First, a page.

Europeans run risk of copyright tug of war

November 19, 1999

BUDAPEST

Universities in Bulgaria, Hungary, the Czech Republic, the Baltic states and other countries are fast developing sophisticated internet-based learning packages that could reap significant rewards for copyright owners.

The European Union's E14 million (Pounds 9 million) Phare project has helped establish 52 national and regional distance-learning centres in 11 countries. A consortium of universities was set up linking each with at least one EU partner to develop software.

The consortium has developed distance-learning packages, the best of which are ready for market just as the six-year Phare programme ends next month.

Suzanne Robertson, director of learning development services at Sunderland University, led a team of assessors for Phare. At the closing conference in Budapest she said: "Most of the courses addressed their target audience very well and about a third did this extremely well.

"There is always the danger when academics get their hands on such courses that they will address them just at undergraduate audiences, but these did not."

The courses dealt with infrastructure reforms in post-communist Eastern Europe, such as energy conservation in Bulgaria and water treatment in Poland. They also covered such issues as European law, important for seeking EU membership.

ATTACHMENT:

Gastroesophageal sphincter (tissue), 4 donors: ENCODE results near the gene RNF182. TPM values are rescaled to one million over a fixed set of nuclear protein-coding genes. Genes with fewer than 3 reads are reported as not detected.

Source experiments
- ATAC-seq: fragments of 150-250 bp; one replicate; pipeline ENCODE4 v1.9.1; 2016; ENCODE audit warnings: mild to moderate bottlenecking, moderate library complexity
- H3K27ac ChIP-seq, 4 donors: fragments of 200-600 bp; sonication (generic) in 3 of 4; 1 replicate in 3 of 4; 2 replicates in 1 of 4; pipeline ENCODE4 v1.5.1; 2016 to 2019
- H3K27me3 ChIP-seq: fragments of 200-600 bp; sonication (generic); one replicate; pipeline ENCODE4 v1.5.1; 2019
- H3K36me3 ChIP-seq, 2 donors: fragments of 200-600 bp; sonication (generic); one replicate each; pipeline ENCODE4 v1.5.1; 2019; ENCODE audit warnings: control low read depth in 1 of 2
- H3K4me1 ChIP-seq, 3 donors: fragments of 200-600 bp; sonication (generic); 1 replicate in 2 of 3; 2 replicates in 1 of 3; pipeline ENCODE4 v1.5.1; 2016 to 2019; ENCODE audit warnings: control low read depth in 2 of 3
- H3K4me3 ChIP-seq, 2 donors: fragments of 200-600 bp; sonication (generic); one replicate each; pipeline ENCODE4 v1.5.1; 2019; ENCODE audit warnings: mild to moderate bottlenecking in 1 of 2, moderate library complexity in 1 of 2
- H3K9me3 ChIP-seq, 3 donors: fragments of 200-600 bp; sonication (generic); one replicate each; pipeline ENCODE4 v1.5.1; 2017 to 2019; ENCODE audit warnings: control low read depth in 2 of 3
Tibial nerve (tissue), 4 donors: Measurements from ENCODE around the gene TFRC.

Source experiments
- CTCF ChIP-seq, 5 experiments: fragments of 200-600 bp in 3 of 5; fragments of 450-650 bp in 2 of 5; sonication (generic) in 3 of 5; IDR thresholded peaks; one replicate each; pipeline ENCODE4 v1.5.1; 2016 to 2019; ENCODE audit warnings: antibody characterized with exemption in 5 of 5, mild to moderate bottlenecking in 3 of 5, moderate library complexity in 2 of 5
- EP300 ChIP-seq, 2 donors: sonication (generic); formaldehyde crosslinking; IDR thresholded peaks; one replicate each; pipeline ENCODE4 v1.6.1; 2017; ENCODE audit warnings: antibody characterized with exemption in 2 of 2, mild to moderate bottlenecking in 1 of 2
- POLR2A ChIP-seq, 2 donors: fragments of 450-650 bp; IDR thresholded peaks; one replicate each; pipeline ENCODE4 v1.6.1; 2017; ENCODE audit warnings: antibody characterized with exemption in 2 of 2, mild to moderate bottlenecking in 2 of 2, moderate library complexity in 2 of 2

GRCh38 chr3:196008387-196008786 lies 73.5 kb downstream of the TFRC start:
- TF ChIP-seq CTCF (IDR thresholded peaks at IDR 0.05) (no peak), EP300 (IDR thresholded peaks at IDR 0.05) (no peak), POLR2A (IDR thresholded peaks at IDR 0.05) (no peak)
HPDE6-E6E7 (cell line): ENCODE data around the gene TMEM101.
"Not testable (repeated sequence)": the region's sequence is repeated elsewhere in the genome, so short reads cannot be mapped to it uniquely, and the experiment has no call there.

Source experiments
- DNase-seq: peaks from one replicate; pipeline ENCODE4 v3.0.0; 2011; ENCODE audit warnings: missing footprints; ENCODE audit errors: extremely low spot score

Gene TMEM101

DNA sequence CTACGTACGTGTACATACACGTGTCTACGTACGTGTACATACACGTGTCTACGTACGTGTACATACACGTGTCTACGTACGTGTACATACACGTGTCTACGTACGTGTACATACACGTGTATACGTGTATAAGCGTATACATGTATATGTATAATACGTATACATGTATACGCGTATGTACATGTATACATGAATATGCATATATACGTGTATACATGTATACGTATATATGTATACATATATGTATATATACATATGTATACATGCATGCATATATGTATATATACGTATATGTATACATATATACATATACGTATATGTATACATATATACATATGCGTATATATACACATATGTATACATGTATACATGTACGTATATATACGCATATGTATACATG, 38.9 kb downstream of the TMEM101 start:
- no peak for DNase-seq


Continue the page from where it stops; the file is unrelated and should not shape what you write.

Other courses targeted business and economics, internet awareness and electrical engineering. Many were based on sophisticated internet platforms with a range of alternative media such as CD-Roms, floppy discs, printed materials and telephone or personal contact with tutors.

Assessors looked for materials that enabled students to learn independently with activities and using some self-assessment.

The Technical University of Sofia did a project on electronics, design and English-language learning, involving partners in Bulgaria, Romania, Albania and Holland.

Aimed at undergraduates, postgraduates and electrical engineers in small and medium-sized companies, the 15-week, 180-hour course includes 60 hours of personal tutoring.

More than 470 students, including 300 employees of Belgo-Bulgarian electronics company Sygma-Delta, have already taken the course.

Elena Shoikova, director of the Technical University's distance learning and multimedia centre, said there was a potential market for a further 17,000 in Central and Eastern Europe.

Not all the packages have been so successful. At the University Medical School of Pecs, Hungary, a course in palliative care for terminally ill patients developed with Dundee University has run into copyright problems.

Senior lecturer Anna Bukovinszky said: "We made some proposals to Dundee but they were not accepted. Unfortunately, the good relationship we had appears to have been damaged."

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